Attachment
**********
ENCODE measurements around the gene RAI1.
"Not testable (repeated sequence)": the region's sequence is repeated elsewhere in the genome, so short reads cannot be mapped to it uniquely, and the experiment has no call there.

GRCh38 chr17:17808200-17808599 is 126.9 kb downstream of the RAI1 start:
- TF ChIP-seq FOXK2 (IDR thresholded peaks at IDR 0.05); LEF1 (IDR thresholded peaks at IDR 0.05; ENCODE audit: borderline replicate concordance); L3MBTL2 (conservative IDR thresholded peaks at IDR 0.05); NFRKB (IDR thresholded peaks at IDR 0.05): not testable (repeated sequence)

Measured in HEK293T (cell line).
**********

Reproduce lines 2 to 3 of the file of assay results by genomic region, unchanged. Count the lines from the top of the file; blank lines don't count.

"Not testable (repeated sequence)": the region's sequence is repeated elsewhere in the genome, so short reads cannot be mapped to it uniquely, and the experiment has no call there.

GRCh38 chr17:17808200-17808599 is 126.9 kb downstream of the RAI1 start: